Showing posts from 2013

Remembering Mandela

"...a man who took history in his hands and bent the arc of the moral universe toward justice..."

So, this is 50

I've never been the sort to wish I was a different age. When I was 10, I genuinely liked being 10 and didn't want to be anything other than 10. If later years happened to come my way, I'd accept them, but I was in no rush to reach them. As I passed through my teens and into my twenties, I found reasons to enjoy those years too, but never really wished to stay in any of them longer than my allotted time. When I hit 30 and then 40, I experienced no yearning to go backwards to childhood or teenage or young adulthood. Been there, done that. (I am convinced, by the way, that those of later years who yearn to return to childhood, failed to truly experience childhood because they spent those early years wishing to be older. Just can't please some folks.) So, here is 50. I've heard many of my peers speak of the age with dread and quite a few with outright denial. Doesn't seem a bad number to me. In fact, I like 50. And with good reasons: - It's the numbe

Series win just wasn't in the Cards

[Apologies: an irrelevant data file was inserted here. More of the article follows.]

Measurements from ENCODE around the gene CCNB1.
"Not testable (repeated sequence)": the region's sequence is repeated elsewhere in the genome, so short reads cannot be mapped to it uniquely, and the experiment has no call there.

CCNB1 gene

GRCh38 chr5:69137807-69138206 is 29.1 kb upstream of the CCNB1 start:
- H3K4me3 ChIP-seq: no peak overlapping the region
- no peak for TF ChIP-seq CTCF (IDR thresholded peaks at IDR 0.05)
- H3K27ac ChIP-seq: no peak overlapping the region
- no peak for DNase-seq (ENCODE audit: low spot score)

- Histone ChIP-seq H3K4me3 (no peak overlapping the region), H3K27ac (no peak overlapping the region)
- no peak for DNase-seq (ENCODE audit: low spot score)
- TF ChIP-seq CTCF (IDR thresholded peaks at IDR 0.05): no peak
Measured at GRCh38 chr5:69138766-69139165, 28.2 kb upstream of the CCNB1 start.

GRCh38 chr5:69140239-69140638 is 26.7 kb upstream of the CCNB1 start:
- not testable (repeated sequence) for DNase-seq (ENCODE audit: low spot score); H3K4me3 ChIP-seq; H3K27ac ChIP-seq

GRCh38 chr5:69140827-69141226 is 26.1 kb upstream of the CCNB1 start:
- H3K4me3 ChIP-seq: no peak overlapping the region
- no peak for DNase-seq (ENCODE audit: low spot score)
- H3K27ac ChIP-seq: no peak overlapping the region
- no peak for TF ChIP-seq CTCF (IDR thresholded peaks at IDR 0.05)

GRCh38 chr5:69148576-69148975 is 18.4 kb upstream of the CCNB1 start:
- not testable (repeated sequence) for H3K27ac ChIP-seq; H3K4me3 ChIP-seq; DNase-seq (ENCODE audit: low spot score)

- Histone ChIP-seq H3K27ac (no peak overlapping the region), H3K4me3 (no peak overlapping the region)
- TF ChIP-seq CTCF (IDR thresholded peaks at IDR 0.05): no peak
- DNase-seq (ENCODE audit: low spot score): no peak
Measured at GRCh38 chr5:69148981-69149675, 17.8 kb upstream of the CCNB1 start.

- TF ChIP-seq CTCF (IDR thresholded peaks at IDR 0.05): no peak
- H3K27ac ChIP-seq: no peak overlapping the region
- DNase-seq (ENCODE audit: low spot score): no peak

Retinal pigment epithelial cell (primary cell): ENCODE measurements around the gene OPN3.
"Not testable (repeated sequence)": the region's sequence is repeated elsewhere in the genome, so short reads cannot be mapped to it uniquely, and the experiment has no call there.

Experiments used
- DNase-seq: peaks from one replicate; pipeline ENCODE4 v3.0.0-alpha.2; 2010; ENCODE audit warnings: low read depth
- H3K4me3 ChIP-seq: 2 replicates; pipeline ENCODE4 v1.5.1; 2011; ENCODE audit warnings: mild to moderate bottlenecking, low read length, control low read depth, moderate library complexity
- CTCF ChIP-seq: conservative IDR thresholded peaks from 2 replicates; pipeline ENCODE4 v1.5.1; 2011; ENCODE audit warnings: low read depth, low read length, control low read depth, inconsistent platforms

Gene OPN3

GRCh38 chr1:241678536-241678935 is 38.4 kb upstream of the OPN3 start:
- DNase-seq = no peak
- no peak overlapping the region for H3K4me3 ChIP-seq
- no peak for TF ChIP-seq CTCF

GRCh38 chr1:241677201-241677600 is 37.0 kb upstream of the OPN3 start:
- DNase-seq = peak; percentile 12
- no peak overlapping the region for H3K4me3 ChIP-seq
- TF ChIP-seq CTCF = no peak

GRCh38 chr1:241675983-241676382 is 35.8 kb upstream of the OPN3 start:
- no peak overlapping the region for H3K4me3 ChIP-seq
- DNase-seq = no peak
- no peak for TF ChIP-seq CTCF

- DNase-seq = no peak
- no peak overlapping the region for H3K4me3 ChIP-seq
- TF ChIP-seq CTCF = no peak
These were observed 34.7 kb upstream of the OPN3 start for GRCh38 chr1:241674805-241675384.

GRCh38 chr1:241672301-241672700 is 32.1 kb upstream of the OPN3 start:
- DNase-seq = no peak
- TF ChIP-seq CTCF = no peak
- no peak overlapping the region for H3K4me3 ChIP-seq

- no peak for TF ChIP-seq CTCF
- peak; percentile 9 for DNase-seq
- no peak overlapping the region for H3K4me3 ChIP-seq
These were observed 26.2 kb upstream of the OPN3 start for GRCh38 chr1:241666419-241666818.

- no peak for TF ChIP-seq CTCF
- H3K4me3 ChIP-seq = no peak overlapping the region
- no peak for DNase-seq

Almost anything can happen when two teams compete on a baseball diamond. And we saw much that was unexpected in the just-ended Red Sox-Cardinals World Series: improbable fielding errors, baserunning miscues, controversial calls by umpires, unbelievably strong pitching performances and some miraculous hitting. Perhaps the most surprising thing about the series is how unsurprising - even predictable - the end result was. The teams entered the postseason with identical 97-65 regular season records, and sportscasters constantly referred to the Red Sox and Cardinals as very similar in strength and as the best regular season teams in their respective leagues. As far as overall regular season records go, they were correct. However, there was a difference between the two that most failed to notice. Despite the fact that the World Series is an interleague competition, virtually no one discussed the teams' regular season interleague records. Or course, merely glancing at interleague wins

Biography of Buffalo Mafioso Joe DiCarlo

Michael Tona and I just completed work on the two-volume historical biography, DiCarlo: Buffalo's First Family of Crime . Mafioso Joseph J. DiCarlo was once known as “the Al Capone of Buffalo” and as western New York's “Public Enemy No. 1.” DiCarlo - Vol. I Son of the region's first known Sicilian underworld boss, DiCarlo was rejected as heir to his father's criminal empire. After spending troubled years as a vassal of the influential Stefano Magaddino, DiCarlo and his underlings wandered, seeking their fortunes in Youngstown, Ohio, and Miami Beach, Florida, before returning home to witness the bloody disintegration of western New York's Mafia organization. Through the two volumes, DiCarlo's colorful and violent life story becomes a window into the history of the powerful Magaddino Crime Family and the American Mafia network. Volume I covers the period through 1937. Volume II focuses on the period 1938 to 1984 and includes an epilogue describing event